Excerpts from the Portland Mercury:
Portland Housing Commissioner Dan Saltzman ended the suspense: The bid to put a homeless shelter at Terminal 1 is off.
Portland’s Terminal 1
In a statement to media, Saltzman says: “Unfortunately, Harbor of Hope will not be ready to open its shelter soon enough to meet the City’s needs. We are therefore moving forward with other options for opening a winter shelter.”
The property, which was for sale before this misadventure began, will “absolutely” go back on the market, according to Sonia Schmanski, chief of staff to Commissioner Nick Fish. Fish runs the Bureau of Environmental Services, which had been trying to reap millions from the sale of Terminal 1 before being instructed to halt by City Council.
Culinary Workers Union member Annette De Campos (right) talks with a voter as De Campos canvasses a neighborhood in Las Vegas. Photo by Isaac Brekken
Excerpts from the San Francisco Chronicle:
To many Nevada union waitresses, housekeepers and bartenders, this campaign is more than another political race. It’s personal. They are fighting the boss.
“We have to defeat this narcissistic, racist, sexist —hole called Donald Trump,” Tefere Gebre, executive vice president of the national AFL-CIO, said in a rousing pep talk to more than 100 union organizers Saturday inside the Culinary Workers Union Hall, with a piñata in Trump’s image wearing devil’s horns hanging nearby.
Saturday was the first day of early in-person voting in Nevada, and union organizers kicked into high gear to get their members to cast ballots.
The motivation for the unionized hotel workers to cast ballots is as personal — and as succinct — as the white-lettered message on the red shirts organizers were wearing: “Defeat Trump.” Workers say they are paid $3 less an hour at Trump’s Las Vegas hotel, one of the few that don’t have union workers. Even though employees there voted in December to form a union, Trump has refused to negotiate with them.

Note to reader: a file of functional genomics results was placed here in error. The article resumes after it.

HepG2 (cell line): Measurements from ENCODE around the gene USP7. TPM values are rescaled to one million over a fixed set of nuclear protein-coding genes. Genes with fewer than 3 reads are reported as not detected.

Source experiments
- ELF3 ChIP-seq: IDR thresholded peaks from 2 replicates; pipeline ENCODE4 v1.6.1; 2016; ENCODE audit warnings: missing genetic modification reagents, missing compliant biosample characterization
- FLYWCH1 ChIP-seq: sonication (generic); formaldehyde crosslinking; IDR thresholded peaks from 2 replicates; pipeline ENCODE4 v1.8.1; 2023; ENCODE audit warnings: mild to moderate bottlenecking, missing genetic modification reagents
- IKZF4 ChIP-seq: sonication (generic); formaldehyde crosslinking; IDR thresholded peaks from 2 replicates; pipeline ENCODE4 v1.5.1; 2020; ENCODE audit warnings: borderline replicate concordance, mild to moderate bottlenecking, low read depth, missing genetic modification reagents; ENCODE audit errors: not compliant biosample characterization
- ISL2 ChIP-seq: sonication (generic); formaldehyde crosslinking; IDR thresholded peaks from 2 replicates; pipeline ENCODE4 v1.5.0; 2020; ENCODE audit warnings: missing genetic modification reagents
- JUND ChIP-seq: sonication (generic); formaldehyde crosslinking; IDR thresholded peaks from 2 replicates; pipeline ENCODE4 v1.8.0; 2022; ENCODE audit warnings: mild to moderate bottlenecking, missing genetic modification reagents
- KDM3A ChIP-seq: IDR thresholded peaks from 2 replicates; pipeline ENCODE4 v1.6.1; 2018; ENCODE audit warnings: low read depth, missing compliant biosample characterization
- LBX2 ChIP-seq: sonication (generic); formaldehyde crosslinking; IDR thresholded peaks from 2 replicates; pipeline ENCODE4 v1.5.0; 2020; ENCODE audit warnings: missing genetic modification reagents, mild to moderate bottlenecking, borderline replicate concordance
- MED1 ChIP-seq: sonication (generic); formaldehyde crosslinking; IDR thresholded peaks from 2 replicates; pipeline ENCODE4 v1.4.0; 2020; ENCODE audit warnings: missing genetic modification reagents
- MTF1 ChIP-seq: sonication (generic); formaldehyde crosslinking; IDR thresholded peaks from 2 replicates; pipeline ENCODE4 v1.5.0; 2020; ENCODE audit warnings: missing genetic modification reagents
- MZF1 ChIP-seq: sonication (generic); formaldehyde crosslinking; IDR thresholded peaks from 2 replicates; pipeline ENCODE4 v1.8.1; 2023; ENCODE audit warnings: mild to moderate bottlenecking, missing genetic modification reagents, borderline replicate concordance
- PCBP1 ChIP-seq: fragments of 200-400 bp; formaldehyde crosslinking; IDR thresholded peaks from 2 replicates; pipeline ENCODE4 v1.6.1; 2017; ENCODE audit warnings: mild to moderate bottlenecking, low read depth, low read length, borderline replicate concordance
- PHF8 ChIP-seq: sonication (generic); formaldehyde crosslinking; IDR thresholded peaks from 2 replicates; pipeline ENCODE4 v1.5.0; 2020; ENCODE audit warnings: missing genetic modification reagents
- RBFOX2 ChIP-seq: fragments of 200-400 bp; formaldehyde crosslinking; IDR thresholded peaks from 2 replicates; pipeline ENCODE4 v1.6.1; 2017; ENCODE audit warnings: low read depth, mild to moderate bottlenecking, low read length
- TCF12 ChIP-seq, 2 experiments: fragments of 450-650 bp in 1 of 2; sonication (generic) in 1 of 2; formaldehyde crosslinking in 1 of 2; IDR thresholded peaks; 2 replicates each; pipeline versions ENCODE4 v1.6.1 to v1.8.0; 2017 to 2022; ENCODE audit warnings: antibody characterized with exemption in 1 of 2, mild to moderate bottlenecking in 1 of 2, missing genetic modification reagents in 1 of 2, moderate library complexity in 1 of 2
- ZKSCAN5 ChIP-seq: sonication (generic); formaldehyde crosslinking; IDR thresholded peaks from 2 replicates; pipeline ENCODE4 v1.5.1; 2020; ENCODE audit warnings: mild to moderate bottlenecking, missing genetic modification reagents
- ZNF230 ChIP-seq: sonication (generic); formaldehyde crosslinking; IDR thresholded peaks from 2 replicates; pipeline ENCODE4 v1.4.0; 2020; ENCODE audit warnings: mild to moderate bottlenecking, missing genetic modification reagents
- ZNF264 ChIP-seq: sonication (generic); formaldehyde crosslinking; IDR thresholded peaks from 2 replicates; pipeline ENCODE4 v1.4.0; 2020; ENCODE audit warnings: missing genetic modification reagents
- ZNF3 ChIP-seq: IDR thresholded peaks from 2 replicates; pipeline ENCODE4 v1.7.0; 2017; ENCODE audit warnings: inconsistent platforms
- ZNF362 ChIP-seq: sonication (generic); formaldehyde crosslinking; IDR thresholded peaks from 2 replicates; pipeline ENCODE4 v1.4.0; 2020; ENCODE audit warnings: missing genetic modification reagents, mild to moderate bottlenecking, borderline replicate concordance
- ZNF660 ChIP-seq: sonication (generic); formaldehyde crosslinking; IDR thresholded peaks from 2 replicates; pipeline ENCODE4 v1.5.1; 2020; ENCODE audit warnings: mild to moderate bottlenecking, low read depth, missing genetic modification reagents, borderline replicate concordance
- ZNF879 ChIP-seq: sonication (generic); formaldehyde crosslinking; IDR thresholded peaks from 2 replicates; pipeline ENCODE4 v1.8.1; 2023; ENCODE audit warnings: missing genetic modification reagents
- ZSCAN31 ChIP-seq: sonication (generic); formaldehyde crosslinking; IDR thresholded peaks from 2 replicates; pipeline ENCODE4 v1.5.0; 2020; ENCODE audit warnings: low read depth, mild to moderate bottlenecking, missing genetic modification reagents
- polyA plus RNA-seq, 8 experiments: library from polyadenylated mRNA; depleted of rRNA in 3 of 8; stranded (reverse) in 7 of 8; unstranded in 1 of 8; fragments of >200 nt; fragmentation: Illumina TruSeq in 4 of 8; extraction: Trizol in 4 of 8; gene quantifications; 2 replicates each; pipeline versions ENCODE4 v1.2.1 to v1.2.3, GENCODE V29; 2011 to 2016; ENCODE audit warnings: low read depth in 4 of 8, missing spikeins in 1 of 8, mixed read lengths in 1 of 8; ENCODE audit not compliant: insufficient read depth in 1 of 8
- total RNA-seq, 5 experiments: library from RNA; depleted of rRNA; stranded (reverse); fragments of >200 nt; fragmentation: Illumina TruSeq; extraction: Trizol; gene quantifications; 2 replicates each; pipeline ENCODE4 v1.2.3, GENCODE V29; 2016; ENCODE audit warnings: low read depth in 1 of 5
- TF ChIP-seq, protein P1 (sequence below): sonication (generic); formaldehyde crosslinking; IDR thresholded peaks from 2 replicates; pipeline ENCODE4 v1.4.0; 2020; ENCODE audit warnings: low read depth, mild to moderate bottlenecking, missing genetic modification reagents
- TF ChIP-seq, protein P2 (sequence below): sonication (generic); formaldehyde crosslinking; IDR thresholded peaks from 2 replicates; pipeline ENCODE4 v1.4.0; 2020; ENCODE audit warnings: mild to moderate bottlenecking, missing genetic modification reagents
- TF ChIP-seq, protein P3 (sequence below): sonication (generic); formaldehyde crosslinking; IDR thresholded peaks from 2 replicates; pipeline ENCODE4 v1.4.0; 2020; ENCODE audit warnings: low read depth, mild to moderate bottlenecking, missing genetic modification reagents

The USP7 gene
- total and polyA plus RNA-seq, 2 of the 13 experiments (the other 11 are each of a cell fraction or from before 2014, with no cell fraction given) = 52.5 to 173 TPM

More at the San Francisco Chronicle
The Federal Maritime Commission (FMC) said last week it has concluded its review of the proposed Ocean Alliance.
Set to take effect immediately and begin operations next April, the carrier members of the Ocean Alliance include: COSCO Shipping, CMA CGM, Evergreen Marine, and Orient Overseas Container Line Limited (OOCL).
With this agreement now intact, FMC said that its members can share vessels, charter and exchange space on each other’s ships, and enter into cooperative working agreements in international trade lanes between the United States and ports in Asia, Northern Europe, the Mediterranean, the Middle East, Canada, Central America, and the Caribbean.
Representatives for the Alliance called it a “milestone agreement among four of the world’s leading container shipping lines,” adding that Alliance will have nearly 400 vessels in its container fleet.
More at Logistics Management
From the Loadstar:
Hanjin Shipping said (that) its four main European centres will close this week or early November according to the regulatory filing.
In total, Hanjin operates from some 10 offices in Europe and employs 250-300 people in sales and operational roles – probably many more indirectly, in sub-agencies and service roles.